Difference between revisions of "Type signatures as good style"

From HaskellWiki
Jump to: navigation, search
(signatures are good documentation and cannot always be infered automatically)
 
m (Reverted edits by Tomjaguarpaw (talk) to last revision by Lemming)
 
(4 intermediate revisions by 3 users not shown)
Line 6: Line 6:
 
== Answer ==
 
== Answer ==
   
Using explicit type signatures is good style and [[GHC]] with option <code>-Wall</code> warns about missing signatures.
+
Using explicit [[type signature]]s is good style and [[GHC]] with option <code>-Wall</code> warns about missing signatures.
 
Signatures are a good documentation and not all Haskell program readers have a type inference algorithm built-in.
 
Signatures are a good documentation and not all Haskell program readers have a type inference algorithm built-in.
 
There are also some cases where the infered signature is too general for your purposes.
 
There are also some cases where the infered signature is too general for your purposes.
Line 19: Line 19:
 
Where <hask>ShowS</hask> is <hask>String -> String</hask> rather than <hask>a -> a</hask>.
 
Where <hask>ShowS</hask> is <hask>String -> String</hask> rather than <hask>a -> a</hask>.
   
''I remember that for some type extensions the automatic inference fails. Examples?''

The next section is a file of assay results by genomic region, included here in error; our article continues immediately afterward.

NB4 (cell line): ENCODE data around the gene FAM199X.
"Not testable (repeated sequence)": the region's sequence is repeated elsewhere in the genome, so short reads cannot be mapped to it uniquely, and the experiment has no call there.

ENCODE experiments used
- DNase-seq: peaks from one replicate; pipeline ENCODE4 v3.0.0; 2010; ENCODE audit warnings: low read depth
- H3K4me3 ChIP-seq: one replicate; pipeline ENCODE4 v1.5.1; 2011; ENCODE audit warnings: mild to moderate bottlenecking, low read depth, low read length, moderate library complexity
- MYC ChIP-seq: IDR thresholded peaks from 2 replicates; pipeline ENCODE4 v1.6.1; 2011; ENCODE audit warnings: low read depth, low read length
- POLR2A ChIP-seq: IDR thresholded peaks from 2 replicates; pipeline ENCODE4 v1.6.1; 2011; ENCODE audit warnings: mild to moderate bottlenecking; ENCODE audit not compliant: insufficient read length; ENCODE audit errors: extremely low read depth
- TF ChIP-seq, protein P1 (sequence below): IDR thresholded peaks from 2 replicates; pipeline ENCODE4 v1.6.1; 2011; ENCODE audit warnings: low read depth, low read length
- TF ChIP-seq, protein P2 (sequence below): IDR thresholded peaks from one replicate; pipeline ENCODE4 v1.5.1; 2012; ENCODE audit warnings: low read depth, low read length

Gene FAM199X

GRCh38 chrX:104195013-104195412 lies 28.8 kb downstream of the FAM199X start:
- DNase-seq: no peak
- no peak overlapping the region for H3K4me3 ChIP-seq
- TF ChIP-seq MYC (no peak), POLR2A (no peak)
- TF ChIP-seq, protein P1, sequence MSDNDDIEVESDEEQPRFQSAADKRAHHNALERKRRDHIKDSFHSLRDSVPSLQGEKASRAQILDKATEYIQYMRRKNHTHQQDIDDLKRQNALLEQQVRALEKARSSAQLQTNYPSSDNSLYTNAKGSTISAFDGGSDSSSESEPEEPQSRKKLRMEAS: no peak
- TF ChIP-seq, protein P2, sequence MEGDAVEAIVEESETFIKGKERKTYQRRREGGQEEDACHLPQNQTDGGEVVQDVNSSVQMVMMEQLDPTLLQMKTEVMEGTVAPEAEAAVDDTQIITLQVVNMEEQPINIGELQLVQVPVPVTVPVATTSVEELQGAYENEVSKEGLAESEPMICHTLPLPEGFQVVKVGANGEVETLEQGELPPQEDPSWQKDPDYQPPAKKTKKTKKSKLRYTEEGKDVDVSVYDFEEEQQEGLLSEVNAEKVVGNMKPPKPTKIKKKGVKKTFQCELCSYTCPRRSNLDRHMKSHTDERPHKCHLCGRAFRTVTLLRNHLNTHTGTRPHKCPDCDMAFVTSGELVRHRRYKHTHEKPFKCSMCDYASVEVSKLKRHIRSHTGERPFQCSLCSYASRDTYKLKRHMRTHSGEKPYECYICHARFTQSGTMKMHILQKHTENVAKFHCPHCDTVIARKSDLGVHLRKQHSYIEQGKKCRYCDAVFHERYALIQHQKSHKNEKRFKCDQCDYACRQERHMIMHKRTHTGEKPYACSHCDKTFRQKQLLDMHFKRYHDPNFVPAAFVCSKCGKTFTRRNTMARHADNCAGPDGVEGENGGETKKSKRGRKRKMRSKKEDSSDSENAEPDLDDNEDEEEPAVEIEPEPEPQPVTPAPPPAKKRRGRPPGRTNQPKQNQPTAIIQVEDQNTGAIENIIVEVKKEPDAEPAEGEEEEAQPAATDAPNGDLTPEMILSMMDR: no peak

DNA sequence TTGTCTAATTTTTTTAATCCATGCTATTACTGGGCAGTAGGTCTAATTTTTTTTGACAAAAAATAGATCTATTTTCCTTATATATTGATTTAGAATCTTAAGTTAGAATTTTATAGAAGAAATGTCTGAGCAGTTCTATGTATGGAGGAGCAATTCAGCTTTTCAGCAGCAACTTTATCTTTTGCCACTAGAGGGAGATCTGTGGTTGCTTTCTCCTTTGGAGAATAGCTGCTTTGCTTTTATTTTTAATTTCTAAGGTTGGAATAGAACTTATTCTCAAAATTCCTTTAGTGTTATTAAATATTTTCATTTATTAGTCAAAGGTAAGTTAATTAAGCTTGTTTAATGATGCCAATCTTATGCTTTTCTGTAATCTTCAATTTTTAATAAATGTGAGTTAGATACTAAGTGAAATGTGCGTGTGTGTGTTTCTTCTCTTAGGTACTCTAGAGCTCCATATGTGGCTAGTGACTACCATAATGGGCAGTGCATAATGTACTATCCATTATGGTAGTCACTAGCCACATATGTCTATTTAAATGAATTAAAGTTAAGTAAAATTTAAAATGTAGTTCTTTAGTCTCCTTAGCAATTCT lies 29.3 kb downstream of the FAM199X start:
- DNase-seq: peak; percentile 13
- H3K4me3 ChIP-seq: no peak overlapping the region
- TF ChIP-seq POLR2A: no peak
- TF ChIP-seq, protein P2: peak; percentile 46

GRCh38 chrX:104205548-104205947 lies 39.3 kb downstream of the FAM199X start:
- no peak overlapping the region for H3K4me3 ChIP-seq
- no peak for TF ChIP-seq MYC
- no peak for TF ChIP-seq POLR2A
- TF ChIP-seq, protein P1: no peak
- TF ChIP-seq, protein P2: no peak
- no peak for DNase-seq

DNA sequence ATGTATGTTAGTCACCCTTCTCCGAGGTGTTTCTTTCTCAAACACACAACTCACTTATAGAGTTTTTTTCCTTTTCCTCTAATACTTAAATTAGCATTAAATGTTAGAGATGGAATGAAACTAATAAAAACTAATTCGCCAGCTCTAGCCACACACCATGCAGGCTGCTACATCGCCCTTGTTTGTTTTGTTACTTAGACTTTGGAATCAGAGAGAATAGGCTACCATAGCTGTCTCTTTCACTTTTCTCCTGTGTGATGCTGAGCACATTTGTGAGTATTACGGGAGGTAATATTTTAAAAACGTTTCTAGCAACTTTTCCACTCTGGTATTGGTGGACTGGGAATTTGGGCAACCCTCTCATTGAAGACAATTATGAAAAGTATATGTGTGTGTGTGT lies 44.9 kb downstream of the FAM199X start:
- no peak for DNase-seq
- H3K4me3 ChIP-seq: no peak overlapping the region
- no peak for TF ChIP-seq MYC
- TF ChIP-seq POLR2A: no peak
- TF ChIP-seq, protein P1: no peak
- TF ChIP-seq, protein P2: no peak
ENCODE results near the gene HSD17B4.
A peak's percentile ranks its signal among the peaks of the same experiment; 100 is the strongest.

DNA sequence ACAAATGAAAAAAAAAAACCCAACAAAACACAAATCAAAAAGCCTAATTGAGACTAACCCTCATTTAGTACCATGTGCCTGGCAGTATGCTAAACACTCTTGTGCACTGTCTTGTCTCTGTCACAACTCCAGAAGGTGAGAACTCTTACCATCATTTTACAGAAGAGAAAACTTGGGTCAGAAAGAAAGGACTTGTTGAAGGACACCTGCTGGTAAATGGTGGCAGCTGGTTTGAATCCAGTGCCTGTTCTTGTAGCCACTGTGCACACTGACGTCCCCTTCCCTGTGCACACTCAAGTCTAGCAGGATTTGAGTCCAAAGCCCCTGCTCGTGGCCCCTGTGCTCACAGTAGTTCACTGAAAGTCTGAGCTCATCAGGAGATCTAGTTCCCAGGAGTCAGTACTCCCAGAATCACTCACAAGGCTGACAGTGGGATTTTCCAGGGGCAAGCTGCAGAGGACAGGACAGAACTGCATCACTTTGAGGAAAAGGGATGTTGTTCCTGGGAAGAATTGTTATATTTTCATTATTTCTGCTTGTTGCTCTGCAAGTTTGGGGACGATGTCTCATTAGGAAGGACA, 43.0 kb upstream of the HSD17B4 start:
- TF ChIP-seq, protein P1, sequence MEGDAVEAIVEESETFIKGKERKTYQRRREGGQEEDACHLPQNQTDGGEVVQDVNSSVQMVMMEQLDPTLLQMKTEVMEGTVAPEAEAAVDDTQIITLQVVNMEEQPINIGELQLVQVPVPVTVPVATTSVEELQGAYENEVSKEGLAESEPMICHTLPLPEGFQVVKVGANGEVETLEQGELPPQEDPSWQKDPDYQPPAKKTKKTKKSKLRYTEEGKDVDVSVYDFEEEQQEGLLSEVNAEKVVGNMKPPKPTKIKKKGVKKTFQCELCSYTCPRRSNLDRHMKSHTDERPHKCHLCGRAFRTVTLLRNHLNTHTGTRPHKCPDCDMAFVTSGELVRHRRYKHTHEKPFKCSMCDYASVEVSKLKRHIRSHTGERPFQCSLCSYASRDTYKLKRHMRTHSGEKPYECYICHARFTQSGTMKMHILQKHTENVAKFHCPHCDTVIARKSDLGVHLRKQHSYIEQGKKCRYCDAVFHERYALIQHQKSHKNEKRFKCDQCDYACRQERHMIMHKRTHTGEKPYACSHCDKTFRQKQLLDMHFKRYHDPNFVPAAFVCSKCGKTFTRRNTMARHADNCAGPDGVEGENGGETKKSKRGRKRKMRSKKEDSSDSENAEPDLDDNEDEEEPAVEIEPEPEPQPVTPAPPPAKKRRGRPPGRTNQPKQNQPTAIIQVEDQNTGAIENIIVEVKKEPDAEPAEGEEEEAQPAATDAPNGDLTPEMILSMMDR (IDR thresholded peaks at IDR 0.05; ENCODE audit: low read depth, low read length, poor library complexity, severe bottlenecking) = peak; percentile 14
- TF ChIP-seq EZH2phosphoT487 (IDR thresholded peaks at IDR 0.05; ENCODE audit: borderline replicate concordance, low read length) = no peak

+
Even more, for some type extensions the automatic inference fails,
  +
e.g. the higher-order types used by <hask>Control.Monad.ST.runST</hask>
  +
<haskell>
  +
runST :: (forall s . ST s a) -> a
  +
</haskell>
  +
cannot be inferred in general, because the problem is undecidable. In GHC, they are enabled with the language pragma <code>RankNTypes</code>.
   
 
== How to add a bunch of signatures? ==
 
== How to add a bunch of signatures? ==

Latest revision as of 15:18, 6 February 2021

Question

Since Haskell type checkers can automatically derive types of expressions why shall I put explicit type signatures in my programs?

Answer

Using explicit type signatures is good style and GHC with option -Wall warns about missing signatures. Signatures are a good documentation and not all Haskell program readers have a type inference algorithm built-in. There are also some cases where the infered signature is too general for your purposes. E.g. the infered (most general) type for asTypeOf is a -> b -> a, but the purpose of asTypeOf is to unify the types of both operands. The more special signature a -> a -> a is what you want and it cannot be infered automatically. Another example:

emptyString :: ShowS
emptyString = id

Where ShowS is String -> String rather than a -> a.

Even more, for some type extensions the automatic inference fails, e.g. the higher-order types used by Control.Monad.ST.runST

runST :: (forall s . ST s a) -> a

cannot be inferred in general, because the problem is undecidable. In GHC, they are enabled with the language pragma RankNTypes.

How to add a bunch of signatures?

Ok, this convinced me. How can I add all the signatures I did not write so far?

You can start GHCi or Hugs and use the :browse Modulename directive. This will list all type signatures including the infered ones.